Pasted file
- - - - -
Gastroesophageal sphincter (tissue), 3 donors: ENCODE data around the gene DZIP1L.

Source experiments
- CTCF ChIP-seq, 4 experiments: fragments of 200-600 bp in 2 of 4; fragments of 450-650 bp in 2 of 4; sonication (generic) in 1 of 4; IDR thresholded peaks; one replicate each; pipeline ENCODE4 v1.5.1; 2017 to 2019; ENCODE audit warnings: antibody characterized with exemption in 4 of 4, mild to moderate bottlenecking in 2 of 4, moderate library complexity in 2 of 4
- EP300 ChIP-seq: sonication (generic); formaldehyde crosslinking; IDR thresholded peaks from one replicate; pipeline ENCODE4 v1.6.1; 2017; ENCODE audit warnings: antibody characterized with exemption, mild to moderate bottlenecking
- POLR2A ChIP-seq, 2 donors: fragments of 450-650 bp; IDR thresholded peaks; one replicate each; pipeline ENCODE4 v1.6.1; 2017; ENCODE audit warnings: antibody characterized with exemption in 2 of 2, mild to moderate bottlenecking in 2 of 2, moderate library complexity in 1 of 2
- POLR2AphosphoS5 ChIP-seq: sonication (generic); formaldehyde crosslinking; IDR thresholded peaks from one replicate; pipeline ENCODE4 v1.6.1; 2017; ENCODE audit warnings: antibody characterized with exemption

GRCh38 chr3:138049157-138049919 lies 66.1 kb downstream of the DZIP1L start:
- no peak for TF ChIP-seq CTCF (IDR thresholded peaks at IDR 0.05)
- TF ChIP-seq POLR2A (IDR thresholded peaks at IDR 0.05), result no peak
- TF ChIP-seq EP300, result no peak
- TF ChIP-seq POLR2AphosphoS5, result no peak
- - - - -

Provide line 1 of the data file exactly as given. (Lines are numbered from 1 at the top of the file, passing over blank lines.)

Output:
Gastroesophageal sphincter (tissue), 3 donors: ENCODE data around the gene DZIP1L.